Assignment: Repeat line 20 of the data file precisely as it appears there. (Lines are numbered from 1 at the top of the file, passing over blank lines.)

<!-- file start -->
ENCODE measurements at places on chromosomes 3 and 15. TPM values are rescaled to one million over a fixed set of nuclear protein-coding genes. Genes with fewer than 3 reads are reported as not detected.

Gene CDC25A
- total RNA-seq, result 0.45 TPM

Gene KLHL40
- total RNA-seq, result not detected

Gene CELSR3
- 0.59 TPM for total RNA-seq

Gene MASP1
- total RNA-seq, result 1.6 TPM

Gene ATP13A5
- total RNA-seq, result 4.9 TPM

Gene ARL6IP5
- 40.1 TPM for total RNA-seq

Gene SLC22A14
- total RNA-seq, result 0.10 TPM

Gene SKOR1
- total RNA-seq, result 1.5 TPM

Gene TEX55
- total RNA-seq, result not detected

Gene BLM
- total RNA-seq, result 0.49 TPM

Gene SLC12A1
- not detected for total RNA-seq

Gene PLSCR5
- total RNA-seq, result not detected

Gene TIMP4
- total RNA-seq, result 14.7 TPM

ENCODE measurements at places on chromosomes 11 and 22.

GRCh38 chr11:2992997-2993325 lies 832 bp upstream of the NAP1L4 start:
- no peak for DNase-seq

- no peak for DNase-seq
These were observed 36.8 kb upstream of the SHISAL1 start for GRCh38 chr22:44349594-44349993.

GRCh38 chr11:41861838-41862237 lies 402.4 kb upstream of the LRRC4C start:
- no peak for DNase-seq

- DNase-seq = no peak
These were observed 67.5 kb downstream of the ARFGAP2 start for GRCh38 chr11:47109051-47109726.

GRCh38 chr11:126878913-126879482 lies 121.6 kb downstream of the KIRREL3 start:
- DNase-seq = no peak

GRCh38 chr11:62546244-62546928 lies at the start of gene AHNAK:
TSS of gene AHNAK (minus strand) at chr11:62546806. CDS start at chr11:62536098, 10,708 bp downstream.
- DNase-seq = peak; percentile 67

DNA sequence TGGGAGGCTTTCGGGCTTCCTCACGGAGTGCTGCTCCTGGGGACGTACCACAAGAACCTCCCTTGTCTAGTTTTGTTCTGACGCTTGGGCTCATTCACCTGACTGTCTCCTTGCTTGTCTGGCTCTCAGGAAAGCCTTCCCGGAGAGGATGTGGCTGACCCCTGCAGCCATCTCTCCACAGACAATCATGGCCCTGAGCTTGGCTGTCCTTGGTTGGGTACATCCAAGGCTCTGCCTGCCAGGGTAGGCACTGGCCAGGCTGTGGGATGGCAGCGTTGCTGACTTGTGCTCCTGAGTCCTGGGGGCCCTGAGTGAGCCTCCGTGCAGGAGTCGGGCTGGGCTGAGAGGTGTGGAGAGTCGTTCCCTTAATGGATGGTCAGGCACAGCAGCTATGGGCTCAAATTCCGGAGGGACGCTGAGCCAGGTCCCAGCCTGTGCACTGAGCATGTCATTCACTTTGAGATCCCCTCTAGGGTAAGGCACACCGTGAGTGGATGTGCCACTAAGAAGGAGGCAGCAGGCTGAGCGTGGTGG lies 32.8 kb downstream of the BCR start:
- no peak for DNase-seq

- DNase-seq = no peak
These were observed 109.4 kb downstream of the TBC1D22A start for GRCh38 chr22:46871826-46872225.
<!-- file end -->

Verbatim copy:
Gene BLM